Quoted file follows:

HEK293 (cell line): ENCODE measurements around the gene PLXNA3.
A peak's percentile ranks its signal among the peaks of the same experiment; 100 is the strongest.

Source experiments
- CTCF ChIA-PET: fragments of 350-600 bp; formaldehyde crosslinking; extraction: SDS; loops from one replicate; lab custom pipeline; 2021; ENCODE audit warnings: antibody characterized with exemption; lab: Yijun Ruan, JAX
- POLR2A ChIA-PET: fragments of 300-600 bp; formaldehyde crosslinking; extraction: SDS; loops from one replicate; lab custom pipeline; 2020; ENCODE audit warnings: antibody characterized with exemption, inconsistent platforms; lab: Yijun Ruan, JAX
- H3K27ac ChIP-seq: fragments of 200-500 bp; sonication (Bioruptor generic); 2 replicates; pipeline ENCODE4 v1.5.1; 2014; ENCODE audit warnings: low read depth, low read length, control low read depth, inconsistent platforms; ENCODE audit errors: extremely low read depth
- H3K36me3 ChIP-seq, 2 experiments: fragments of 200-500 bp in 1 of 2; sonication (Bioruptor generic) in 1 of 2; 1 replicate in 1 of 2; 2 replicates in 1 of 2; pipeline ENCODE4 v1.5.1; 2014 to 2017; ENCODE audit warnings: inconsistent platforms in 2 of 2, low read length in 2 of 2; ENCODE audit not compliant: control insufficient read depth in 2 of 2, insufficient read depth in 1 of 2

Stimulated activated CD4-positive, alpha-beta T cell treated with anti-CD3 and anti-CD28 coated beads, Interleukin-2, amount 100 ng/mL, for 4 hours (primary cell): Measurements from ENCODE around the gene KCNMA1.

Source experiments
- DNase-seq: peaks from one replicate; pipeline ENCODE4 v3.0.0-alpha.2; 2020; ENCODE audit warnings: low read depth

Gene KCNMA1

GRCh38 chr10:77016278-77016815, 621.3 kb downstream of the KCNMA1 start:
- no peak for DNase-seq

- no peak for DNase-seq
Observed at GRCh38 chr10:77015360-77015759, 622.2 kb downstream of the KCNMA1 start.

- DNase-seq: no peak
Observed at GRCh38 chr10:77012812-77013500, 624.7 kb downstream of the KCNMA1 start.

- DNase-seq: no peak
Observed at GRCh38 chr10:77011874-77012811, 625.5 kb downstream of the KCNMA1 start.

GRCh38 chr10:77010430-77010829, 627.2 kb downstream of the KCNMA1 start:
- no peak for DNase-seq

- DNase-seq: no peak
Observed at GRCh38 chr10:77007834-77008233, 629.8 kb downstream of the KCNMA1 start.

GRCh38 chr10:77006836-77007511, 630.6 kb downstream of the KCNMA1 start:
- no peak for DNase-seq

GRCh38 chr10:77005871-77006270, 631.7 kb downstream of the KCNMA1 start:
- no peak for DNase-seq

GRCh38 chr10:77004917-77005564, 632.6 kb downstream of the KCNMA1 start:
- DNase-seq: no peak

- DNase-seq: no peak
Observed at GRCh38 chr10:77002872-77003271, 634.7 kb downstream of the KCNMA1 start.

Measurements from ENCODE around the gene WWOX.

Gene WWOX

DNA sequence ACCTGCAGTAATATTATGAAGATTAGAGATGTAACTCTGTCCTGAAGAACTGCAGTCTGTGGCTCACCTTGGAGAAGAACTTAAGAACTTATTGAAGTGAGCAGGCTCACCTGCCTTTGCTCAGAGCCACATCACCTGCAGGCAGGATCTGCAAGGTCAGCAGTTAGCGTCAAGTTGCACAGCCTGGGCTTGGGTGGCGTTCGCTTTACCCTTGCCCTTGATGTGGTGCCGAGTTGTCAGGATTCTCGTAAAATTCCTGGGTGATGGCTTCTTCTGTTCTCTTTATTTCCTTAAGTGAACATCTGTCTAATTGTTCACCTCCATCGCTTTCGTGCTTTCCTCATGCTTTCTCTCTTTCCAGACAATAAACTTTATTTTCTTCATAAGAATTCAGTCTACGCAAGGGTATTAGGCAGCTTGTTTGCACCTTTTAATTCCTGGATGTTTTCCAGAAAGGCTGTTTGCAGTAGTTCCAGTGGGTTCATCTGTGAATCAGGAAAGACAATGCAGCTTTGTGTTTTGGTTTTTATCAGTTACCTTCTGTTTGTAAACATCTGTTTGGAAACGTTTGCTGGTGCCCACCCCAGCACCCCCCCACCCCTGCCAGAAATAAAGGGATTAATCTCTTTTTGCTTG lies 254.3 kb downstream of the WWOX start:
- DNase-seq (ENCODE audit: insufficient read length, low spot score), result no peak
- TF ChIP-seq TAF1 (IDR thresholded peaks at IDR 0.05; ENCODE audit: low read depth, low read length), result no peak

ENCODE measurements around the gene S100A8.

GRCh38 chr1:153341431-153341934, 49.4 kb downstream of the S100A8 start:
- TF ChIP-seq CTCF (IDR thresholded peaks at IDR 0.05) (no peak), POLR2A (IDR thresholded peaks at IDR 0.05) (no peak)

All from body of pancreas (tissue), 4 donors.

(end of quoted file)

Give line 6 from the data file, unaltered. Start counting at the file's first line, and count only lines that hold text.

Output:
- H3K27ac ChIP-seq: fragments of 200-500 bp; sonication (Bioruptor generic); 2 replicates; pipeline ENCODE4 v1.5.1; 2014; ENCODE audit warnings: low read depth, low read length, control low read depth, inconsistent platforms; ENCODE audit errors: extremely low read depth